Role of sponsors: The sponsor (Novartis Pharma AG, Basel, Switzerland) provided support for the initial literature searches but did not influence the content of the submitted manuscript.

Other contributions: The authors were assisted in the preparation of the manuscript by Rebecca Douglas, PhD, a professional medical writer contracted to CircleScience, an Ashfield Company, part of UDG Healthcare Plc. Medical writing support was funded by Novartis Pharma AG, Basel, Switzerland.

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Figures

Figure Jump LinkFigure 1 The impact of female sex on COPD.,,,,,,,,,,,,,,,,,,,,,,,,,,,Grahic Jump Location
Figure Jump LinkFigure 2 Age-adjusted relative risk of hospitalization for COPD according to pack-years among smokers who inhaled, in the Copenhagen City Heart Study (n = 9,083). Lifelong nonsmokers and smokers who did not inhale were used as reference.Note the logarithmic scale.Grahic Jump Location
Figure Jump LinkFigure 3 Kaplan-Meier graph of time to first moderate to severe exacerbation in the Towards a Revolution in COPD Health (TORCH) study (n = 1,481 women; n = 4,631 men). Bars represent SE.Grahic Jump Location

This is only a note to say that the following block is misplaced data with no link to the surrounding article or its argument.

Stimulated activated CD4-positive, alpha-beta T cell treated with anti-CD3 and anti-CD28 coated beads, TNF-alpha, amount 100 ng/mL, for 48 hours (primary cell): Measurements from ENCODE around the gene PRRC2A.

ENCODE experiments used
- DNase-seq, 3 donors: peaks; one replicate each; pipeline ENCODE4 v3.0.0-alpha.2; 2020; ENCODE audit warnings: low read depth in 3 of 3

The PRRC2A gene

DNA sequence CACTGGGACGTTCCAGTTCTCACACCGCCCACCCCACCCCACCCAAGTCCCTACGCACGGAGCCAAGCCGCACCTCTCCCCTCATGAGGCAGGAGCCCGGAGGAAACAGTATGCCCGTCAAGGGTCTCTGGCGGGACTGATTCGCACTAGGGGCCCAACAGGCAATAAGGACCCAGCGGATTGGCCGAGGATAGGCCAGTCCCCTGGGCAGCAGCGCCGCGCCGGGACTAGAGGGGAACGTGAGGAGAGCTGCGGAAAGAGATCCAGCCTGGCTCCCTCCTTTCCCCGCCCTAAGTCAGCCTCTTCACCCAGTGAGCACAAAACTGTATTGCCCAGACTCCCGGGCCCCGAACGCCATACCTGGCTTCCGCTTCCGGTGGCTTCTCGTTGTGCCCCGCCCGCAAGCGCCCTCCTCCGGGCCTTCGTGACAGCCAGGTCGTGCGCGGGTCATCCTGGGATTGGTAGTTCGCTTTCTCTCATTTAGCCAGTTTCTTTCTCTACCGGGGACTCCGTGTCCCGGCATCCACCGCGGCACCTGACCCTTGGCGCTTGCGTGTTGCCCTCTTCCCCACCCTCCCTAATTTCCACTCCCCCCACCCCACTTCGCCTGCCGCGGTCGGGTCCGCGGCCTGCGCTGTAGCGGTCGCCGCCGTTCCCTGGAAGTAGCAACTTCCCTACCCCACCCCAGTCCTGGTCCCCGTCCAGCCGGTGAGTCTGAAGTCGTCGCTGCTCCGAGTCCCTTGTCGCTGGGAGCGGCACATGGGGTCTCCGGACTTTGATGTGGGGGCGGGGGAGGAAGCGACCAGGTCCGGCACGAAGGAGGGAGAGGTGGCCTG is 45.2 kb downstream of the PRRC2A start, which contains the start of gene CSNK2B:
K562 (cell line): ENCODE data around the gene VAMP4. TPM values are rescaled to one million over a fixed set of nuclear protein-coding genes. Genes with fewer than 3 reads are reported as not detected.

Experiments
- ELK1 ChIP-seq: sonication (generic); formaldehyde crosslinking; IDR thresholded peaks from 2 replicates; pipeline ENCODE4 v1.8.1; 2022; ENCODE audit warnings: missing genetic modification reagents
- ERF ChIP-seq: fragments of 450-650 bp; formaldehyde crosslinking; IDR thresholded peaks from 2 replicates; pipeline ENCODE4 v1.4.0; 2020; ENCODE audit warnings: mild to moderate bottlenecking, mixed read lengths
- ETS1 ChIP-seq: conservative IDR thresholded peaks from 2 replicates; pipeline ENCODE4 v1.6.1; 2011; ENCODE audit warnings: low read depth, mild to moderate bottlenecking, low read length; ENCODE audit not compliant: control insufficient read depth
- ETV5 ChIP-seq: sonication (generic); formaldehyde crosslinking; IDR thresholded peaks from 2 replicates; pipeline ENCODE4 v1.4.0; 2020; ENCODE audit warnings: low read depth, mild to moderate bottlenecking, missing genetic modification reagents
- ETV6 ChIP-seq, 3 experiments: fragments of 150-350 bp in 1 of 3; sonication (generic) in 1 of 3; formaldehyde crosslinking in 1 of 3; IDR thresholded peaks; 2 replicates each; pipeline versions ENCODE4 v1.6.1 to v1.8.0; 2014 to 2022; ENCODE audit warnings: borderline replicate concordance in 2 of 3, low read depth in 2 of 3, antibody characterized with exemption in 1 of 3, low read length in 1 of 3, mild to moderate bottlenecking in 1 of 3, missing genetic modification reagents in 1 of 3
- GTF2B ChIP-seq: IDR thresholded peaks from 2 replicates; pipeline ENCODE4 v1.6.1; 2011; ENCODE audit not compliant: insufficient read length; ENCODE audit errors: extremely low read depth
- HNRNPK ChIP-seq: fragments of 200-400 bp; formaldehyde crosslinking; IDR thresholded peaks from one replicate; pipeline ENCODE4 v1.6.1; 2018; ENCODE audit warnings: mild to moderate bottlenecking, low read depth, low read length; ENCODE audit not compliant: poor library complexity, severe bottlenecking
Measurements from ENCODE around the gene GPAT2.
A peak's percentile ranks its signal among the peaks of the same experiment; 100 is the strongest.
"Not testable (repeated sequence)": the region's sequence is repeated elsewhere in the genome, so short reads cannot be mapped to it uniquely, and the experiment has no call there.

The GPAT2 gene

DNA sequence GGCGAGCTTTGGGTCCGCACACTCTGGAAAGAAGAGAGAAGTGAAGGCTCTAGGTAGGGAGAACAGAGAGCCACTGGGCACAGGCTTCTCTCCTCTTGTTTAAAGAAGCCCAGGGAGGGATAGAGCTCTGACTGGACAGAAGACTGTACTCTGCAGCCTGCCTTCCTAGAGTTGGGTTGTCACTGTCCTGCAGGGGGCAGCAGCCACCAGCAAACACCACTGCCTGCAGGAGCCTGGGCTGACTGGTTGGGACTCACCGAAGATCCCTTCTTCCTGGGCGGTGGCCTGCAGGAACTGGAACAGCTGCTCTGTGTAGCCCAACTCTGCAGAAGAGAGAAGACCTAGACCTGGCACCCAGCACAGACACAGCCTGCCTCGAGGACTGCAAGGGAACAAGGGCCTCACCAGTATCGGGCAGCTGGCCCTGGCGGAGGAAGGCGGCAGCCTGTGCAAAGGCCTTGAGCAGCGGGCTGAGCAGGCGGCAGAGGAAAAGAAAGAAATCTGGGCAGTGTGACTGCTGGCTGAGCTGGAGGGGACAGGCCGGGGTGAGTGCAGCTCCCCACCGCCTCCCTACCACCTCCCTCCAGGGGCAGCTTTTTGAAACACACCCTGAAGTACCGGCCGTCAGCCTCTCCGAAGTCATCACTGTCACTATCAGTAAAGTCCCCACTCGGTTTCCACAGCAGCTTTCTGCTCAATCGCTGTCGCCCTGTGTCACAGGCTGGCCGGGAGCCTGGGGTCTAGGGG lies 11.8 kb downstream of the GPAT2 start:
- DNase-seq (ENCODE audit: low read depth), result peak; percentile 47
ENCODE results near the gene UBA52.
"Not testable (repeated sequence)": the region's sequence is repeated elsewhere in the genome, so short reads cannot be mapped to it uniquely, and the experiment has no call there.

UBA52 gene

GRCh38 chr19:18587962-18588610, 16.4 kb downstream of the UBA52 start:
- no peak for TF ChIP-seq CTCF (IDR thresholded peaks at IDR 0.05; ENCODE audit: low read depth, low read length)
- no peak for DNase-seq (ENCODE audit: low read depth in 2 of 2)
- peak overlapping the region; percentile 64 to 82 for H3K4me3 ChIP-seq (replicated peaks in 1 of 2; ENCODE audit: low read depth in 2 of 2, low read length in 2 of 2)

Figure Jump LinkFigure 4 Mean St George’s Respiratory Questionnaire (SGRQ) scores according to sex (P < .05) in a study that included 90 patients with COPD (60 male subjects and 30 female subjects; mean age: 64 ± 9 years) with a wide range of airway obstruction disorders (mean FEV1: 56% ± 19% of predicted).Grahic Jump Location

Tables

Table Graphic Jump Location
Table 1 Summary of Key Potential Differences in COPD Features Between Women and Men, With Authors’ Opinion of the Strength of Evidence Supporting These Differences

Grading (adapted from the GRADE classification system): A, several high-quality studies with consistent results; B, several well-performed observational studies (dealing appropriately with selection, observation/measurement, and confounding biases); C, fewer well-performed observational studies (some biases, unlikely to compromise the findings in a major way); and D, no study or studies with major flaws.